What happens when God invites a “dead dog” to His table?

I bet you never thought you’d ponder this subject, huh? Inviting a “dead dog” to the table seems a bit morbid, if not downright absurd. The table is place of dining, conversation, and even thanksgiving; but never a place for a “dead dog.” Believe it or not, there is an occasion in Scripture when God did just that-invited a “dead dog” to His table, and there’s an important lesson to be learned as a result.
 
Here’s the back story that creates a mental picture hard to ignore. In 2 Samuel 9:1-13, we read the story of King David having a conversation with one of Saul’s servants. At this point in the story, Saul, Israel’s first King, had died in disgrace and David, his successor, was seeking out whether any of Saul’s leftover servants were worthy of redemption. When he discusses this with a man named Ziba, he discovers that one of Johnathan’s sons was still alive, and worthy of a shot at grace. Johnathan, or course, was Saul’s son, but more importantly, had been a treasured friend of David. They literally grew up together.
 
Mephibosheth, the servant in question and grandson of Saul, was exactly the kind of servant David was inquiring about. David’s desire was to find someone, anyone, from Saul’s reign worthy of receiving God’s mercy. Mephibosheth was just such a servant, but there was a catch. He was crippled in both of his legs.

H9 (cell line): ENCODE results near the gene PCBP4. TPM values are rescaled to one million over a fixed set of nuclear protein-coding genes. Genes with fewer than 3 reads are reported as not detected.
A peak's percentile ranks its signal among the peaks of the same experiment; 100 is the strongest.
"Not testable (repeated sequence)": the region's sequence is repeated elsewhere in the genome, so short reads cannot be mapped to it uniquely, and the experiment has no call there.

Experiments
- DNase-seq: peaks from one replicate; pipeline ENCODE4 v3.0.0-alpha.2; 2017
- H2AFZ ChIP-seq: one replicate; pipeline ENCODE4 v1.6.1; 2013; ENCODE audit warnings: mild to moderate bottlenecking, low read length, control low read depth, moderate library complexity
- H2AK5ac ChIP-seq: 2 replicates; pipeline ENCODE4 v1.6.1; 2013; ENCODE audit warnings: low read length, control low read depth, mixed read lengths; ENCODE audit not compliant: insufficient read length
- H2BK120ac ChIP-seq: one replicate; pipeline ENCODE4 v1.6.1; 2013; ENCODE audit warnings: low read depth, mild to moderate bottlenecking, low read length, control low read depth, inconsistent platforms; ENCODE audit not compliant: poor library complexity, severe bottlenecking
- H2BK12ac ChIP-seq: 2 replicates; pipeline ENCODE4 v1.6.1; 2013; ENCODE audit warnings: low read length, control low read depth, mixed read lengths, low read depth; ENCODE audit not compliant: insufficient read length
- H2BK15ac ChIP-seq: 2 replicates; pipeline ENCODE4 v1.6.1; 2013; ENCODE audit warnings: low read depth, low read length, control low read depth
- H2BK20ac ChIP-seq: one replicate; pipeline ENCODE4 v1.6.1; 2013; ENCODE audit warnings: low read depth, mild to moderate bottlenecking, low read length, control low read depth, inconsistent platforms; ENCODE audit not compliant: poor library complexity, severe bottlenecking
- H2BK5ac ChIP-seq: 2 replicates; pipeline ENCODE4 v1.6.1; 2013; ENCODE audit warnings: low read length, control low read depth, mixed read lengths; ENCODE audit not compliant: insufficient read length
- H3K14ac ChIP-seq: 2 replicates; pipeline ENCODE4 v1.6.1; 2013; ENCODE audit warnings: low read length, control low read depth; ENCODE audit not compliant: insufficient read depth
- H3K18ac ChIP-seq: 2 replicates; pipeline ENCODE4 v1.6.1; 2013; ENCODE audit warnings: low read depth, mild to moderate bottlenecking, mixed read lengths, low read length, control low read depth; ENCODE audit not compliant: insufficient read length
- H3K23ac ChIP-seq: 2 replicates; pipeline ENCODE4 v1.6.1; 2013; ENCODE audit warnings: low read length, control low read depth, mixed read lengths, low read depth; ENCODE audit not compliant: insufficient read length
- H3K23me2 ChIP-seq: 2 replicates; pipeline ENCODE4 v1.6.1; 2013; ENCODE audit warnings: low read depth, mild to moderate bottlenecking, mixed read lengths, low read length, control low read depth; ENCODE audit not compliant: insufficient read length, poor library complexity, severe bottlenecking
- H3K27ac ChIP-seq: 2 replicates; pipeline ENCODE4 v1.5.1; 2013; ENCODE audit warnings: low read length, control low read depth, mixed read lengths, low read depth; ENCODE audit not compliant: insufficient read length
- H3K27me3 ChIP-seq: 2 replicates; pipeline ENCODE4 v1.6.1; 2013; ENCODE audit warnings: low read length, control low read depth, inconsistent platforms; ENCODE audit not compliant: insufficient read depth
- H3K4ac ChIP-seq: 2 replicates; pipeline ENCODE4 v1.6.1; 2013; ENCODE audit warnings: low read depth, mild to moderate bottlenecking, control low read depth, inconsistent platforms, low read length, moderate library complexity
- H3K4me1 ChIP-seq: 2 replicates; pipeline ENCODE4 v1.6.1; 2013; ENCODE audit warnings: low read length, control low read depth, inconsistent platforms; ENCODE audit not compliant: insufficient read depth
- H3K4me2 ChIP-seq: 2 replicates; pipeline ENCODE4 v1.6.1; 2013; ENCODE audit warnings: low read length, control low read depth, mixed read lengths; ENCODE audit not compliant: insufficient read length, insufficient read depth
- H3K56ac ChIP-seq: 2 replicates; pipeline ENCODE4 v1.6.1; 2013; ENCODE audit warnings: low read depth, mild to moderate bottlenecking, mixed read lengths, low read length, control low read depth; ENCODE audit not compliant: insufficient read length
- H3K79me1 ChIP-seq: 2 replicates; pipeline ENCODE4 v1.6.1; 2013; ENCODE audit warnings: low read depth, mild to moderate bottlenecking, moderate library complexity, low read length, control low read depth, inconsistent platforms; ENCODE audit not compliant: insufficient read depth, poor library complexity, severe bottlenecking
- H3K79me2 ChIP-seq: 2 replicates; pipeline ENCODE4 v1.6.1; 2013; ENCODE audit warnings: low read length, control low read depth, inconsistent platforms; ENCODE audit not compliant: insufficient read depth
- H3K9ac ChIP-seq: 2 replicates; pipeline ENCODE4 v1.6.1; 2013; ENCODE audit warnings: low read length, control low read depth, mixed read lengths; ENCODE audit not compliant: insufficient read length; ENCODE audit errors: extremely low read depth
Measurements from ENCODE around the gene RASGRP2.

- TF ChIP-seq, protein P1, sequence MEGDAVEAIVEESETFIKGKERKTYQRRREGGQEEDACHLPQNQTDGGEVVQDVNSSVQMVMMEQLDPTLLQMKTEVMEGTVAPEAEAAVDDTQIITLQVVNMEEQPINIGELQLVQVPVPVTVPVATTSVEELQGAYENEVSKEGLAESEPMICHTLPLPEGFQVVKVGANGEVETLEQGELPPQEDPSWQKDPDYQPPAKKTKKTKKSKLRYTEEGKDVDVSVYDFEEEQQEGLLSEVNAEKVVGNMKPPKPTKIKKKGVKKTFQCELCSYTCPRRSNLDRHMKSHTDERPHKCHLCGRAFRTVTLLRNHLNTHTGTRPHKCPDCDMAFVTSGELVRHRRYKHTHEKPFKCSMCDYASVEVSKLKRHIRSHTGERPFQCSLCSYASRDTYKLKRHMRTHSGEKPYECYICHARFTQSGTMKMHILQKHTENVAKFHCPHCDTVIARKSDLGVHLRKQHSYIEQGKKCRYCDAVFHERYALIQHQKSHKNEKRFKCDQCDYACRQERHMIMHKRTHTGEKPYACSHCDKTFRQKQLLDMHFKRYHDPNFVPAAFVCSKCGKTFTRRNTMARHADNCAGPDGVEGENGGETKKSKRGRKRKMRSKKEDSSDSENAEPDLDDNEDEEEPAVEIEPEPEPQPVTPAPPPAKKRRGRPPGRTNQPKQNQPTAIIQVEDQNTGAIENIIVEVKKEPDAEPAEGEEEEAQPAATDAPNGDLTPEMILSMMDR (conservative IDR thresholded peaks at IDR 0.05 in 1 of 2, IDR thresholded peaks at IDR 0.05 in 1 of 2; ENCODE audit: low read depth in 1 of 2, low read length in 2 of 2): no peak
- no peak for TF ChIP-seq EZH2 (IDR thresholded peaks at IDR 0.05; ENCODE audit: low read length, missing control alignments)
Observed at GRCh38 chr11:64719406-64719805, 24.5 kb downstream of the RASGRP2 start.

When called by King David to appear before him, Mephibosheth posed this odd question: “What is your servant, that you should notice a dead dog like me?” What an odd thing to say, don’t you think? Perhaps his self-deprecating image of a “dead dog” referred to his lack of usefulness to the King because of his disability,” or, that his position as a forgotten servant of a dead King rendered him useless, or “dead?” There are many truths to derive from this encounter.
 
First, there is always room at the table of God’s provision for more. Second, despite a person’s past, they are still worthy of fellowship at the table of God’s mercy. Third, despite possessing a low spiritual self-esteem, individuals can find a warm welcome among others at the table of grace.
All of these lessons are important, but how to they relate to you? Is there any comfort in this encounter? Is there any grace left after so much water has passed under the bridge?
 
I suppose it’s fair to say that most everyone feels a bit like a useless “dead dog” when invited to the Lord’s table of grace and mercy. Our past, our circumstances, even our physical limitations, conspire to keep away from the table altogether. We may even ask ourselves, “why me, Lord?”
To which the Lord replies, “Therefore, strengthen your feeble arms and weak knees. ‘Make level paths for your feet,’ so that the lame may not be disabled, but rather healed” (Hebrews 12:12-13, NIV). “Dead dogs” are invited to the table because they matter to God, and most importantly, they find healing in Him. Abba Father, give us the grace of receiving… grace!